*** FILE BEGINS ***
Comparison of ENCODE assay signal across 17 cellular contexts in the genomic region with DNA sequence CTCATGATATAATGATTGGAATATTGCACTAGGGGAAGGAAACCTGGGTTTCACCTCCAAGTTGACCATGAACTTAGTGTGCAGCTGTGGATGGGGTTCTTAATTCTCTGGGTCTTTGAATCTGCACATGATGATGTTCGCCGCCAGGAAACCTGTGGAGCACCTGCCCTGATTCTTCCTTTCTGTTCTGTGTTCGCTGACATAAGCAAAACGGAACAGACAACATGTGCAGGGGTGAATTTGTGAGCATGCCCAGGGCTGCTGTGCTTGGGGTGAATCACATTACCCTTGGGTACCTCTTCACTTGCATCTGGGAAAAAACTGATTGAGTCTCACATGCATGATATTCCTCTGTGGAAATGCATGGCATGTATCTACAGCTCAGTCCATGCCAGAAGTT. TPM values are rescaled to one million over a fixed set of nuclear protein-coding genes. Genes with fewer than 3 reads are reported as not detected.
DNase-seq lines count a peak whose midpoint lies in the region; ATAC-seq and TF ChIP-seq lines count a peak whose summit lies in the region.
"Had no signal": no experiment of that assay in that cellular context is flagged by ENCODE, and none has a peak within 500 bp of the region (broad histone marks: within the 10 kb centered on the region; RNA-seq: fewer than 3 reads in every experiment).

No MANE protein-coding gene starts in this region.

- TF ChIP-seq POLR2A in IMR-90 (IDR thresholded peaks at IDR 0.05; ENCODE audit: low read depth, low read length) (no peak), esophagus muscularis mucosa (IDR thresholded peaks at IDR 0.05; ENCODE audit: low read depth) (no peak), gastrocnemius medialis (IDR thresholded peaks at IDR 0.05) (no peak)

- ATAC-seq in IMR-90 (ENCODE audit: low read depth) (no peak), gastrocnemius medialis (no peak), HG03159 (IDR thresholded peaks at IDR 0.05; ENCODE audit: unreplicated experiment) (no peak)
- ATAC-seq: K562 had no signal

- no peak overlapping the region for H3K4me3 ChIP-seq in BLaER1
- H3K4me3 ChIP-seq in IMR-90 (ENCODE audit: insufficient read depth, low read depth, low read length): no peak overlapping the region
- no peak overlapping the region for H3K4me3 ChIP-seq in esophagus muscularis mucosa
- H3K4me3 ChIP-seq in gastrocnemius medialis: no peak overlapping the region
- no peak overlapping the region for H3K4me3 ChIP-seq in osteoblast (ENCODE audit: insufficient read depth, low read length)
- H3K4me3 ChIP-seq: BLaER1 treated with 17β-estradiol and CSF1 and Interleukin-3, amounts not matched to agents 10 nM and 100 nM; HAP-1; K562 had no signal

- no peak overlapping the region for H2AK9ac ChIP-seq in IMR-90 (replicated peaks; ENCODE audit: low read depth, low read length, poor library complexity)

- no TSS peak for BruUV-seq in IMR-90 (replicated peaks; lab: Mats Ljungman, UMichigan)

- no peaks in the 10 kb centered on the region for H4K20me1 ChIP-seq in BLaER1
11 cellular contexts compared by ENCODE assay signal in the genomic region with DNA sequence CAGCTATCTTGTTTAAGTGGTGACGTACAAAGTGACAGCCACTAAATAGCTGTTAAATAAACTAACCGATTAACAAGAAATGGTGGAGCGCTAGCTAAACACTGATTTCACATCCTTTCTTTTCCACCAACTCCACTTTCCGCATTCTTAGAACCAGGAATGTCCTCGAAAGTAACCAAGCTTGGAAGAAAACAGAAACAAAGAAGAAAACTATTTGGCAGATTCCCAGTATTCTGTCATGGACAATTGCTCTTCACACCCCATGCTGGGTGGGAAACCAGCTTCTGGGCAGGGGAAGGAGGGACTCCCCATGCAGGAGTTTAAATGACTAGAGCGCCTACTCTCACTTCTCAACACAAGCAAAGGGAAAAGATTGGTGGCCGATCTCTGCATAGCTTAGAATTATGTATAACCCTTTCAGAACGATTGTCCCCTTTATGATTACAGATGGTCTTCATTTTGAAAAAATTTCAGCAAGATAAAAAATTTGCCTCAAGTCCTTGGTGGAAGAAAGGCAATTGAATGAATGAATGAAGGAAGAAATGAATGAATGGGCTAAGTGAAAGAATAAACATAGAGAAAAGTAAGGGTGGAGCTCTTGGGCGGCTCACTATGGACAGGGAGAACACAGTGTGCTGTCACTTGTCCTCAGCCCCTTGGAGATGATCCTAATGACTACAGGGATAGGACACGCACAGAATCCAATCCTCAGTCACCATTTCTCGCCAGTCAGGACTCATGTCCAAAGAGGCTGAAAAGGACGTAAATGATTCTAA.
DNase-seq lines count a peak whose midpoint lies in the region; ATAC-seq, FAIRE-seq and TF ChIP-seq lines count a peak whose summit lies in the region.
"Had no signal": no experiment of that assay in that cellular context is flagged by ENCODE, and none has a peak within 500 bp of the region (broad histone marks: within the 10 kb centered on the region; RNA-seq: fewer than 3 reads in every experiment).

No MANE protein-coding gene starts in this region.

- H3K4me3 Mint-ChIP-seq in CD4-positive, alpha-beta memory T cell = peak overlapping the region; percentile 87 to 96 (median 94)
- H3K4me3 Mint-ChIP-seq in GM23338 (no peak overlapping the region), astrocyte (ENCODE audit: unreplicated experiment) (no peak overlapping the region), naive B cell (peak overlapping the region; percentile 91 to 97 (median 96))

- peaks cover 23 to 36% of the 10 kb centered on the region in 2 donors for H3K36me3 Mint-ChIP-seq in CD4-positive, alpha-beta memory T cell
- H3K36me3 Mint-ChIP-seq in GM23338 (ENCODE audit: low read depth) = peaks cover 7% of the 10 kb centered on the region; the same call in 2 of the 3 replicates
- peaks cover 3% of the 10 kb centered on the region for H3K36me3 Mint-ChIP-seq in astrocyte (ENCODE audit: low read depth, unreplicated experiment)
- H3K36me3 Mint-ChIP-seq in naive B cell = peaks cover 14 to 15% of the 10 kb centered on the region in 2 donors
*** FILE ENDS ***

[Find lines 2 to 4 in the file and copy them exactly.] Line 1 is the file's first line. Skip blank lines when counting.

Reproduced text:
DNase-seq lines count a peak whose midpoint lies in the region; ATAC-seq and TF ChIP-seq lines count a peak whose summit lies in the region.
"Had no signal": no experiment of that assay in that cellular context is flagged by ENCODE, and none has a peak within 500 bp of the region (broad histone marks: within the 10 kb centered on the region; RNA-seq: fewer than 3 reads in every experiment).

No MANE protein-coding gene starts in this region.